FALL – Thermochemistry

Students answer the question "Why does chemistry happen?" Intensive explorations rooted in the technique of calorimetry lead students on a path of discovery which ultimately brings them to a concept called free energy and the means by which to answer such a fundamental question.

Topics: calorimetry, heat capacity, heat of fusion, heat of vaporization, bond energy, state functions, enthalpy change, Hess's law, heat of formation, 1st law of thermo, kinetic theory, entropy, 2nd law of thermo, Gibbs free energy

WINTER – Physical Chemistry

The plot of the story of chemistry thickens during this quarter as the students uncover and document various conditions that impact chemistry. Through these investigations one of the most profound ideas in chemistry is realized - there are different types of chemical bonds.

Topics:  molarity, molality, mole fraction, equilibrium constant, reaction quotient, Le Chatelier, reaction rate, rate law, activation energy, catalysts, reaction mechanism, boiling point elevation, freezing point depression, vapor pressure lowering, osmotic pressure, law of mass action

SPRING – The Chemical Bond

The ultimate question can now be addressed. What is the true nature of the chemical bond?

Topics: solubility product, solubility rules, common ion effect, Arrhenius acid and base, Bronsted-Lowry acid and base, Lewis acid and base, pH, weak acids, strong acids, Kw, buffers, titration, oxidation states, oxidation-reduction, reduction potentials, voltage and spontaneity, voltage and equilibrium, electron energy levels, atomic spectra, quantum numbers, atomic orbitals, atomic radii, ionization energy, electron affinity, electronegativity, Lewis structure, VSEPR, molecular geometry, nuclear chemistry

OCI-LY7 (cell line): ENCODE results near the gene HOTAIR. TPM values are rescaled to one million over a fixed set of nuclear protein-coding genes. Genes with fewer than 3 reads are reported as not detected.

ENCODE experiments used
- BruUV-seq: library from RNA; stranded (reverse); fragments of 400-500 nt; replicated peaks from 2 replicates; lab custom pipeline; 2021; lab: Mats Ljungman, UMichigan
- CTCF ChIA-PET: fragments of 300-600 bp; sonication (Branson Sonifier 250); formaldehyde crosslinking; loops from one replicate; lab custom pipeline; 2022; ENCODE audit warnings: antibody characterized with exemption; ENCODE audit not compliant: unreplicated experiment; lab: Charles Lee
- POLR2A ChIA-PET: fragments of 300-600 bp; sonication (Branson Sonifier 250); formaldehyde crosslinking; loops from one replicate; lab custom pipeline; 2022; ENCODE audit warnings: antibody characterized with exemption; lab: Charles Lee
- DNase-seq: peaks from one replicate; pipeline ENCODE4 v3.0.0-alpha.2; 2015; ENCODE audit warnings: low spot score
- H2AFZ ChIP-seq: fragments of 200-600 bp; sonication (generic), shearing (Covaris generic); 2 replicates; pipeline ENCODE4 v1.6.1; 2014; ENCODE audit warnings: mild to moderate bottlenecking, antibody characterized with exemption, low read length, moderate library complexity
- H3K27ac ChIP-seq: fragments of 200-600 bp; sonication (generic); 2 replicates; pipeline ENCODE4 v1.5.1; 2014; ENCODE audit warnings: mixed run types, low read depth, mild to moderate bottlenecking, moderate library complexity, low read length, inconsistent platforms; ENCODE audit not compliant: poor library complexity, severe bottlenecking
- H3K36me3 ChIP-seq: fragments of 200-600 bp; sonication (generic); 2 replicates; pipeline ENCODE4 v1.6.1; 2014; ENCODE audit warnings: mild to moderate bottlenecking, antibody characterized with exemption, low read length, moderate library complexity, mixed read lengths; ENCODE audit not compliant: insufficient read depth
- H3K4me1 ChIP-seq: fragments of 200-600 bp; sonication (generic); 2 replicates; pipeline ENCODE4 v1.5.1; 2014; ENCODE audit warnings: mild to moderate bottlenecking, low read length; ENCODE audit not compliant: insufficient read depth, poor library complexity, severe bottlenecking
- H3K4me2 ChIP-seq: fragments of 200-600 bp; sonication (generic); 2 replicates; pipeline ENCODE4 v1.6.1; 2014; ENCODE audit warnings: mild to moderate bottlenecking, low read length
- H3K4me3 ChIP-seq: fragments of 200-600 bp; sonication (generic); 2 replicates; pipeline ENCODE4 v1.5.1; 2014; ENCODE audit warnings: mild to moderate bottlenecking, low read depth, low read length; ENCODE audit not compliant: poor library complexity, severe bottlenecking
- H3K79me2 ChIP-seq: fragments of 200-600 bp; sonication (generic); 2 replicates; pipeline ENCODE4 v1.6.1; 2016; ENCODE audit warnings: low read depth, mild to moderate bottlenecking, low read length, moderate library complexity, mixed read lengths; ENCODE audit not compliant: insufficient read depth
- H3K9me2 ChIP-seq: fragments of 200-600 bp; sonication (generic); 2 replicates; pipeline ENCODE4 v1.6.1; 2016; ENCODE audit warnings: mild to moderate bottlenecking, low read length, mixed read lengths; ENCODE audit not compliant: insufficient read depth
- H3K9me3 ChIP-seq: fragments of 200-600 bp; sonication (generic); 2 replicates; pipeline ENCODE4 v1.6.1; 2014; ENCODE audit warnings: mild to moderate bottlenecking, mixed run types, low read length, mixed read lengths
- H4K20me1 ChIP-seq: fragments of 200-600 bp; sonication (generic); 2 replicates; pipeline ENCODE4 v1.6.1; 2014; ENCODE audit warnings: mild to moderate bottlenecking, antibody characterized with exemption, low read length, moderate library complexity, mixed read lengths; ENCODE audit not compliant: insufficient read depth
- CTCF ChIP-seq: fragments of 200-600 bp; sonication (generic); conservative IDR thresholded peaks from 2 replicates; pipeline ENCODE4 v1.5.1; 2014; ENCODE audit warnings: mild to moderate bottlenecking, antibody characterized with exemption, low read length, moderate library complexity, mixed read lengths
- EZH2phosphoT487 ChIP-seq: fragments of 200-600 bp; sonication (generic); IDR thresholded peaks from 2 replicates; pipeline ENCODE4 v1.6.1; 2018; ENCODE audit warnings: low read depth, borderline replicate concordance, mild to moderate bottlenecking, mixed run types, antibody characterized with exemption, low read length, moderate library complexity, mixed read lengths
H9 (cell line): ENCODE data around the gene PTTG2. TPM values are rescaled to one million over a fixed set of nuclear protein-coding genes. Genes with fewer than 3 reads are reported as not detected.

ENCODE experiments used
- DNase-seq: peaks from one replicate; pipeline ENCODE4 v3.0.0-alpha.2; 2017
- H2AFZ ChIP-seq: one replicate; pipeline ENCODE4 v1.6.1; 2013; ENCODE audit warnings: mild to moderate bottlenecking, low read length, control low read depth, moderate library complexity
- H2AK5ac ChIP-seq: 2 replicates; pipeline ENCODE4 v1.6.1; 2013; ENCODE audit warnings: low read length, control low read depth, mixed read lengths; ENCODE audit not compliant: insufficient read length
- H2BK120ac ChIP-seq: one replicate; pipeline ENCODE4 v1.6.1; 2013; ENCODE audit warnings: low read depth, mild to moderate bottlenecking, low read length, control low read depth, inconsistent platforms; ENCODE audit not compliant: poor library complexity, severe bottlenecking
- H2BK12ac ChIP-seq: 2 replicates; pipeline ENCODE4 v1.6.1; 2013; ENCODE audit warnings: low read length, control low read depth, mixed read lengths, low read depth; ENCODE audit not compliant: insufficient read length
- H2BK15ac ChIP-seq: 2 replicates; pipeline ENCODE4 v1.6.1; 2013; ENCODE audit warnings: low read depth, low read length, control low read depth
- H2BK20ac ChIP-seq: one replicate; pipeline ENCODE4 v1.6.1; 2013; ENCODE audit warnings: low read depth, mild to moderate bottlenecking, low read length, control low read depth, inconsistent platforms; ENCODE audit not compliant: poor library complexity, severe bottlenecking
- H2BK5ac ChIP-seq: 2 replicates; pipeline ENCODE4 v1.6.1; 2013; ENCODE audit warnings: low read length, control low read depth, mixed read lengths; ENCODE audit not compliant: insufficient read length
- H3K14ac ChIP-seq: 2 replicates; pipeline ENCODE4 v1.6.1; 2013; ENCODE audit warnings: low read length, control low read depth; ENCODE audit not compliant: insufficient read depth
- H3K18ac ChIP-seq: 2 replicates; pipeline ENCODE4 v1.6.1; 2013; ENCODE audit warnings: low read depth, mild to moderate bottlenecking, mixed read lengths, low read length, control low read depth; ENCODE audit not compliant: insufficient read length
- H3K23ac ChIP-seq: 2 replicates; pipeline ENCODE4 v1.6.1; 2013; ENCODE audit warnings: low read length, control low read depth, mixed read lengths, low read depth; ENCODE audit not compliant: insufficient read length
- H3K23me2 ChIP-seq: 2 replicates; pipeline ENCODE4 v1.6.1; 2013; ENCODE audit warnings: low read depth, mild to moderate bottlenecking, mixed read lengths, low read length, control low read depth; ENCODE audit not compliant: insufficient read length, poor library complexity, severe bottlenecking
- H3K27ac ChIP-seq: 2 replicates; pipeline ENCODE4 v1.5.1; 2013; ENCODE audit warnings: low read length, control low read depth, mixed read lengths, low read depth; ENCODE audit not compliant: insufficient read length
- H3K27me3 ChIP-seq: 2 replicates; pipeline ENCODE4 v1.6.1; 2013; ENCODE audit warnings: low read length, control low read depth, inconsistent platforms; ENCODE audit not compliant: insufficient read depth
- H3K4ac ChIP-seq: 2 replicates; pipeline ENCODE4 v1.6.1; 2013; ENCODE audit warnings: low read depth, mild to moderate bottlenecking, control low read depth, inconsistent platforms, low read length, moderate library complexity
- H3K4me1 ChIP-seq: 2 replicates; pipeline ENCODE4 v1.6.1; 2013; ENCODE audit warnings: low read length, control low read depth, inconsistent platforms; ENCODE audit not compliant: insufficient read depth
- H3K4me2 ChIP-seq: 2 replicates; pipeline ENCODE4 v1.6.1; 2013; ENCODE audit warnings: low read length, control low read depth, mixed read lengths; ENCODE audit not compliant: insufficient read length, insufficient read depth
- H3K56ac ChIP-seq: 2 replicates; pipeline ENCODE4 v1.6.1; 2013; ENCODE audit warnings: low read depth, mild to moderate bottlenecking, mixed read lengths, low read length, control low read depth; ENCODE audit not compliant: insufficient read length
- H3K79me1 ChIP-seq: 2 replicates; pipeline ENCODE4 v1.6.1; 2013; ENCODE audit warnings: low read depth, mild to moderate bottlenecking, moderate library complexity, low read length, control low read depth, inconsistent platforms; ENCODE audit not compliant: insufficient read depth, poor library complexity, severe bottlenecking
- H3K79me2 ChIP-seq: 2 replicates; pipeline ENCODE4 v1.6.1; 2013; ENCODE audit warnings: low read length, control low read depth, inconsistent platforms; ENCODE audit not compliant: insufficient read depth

HIGH SCHOOL Physics - 2018-2019

Advanced Physics Expectations – Advanced Physics is designed with the following assumptions of student knowledge: 

  • Proficiency with Scientific Notation
  • Proficiency in solving for unknowns in equivalent ratios
  • Proficiency in solving for unknowns in algebraic equations
  • Proficiency in finding the equation of a line
  • Exposure to Algebra 2 topics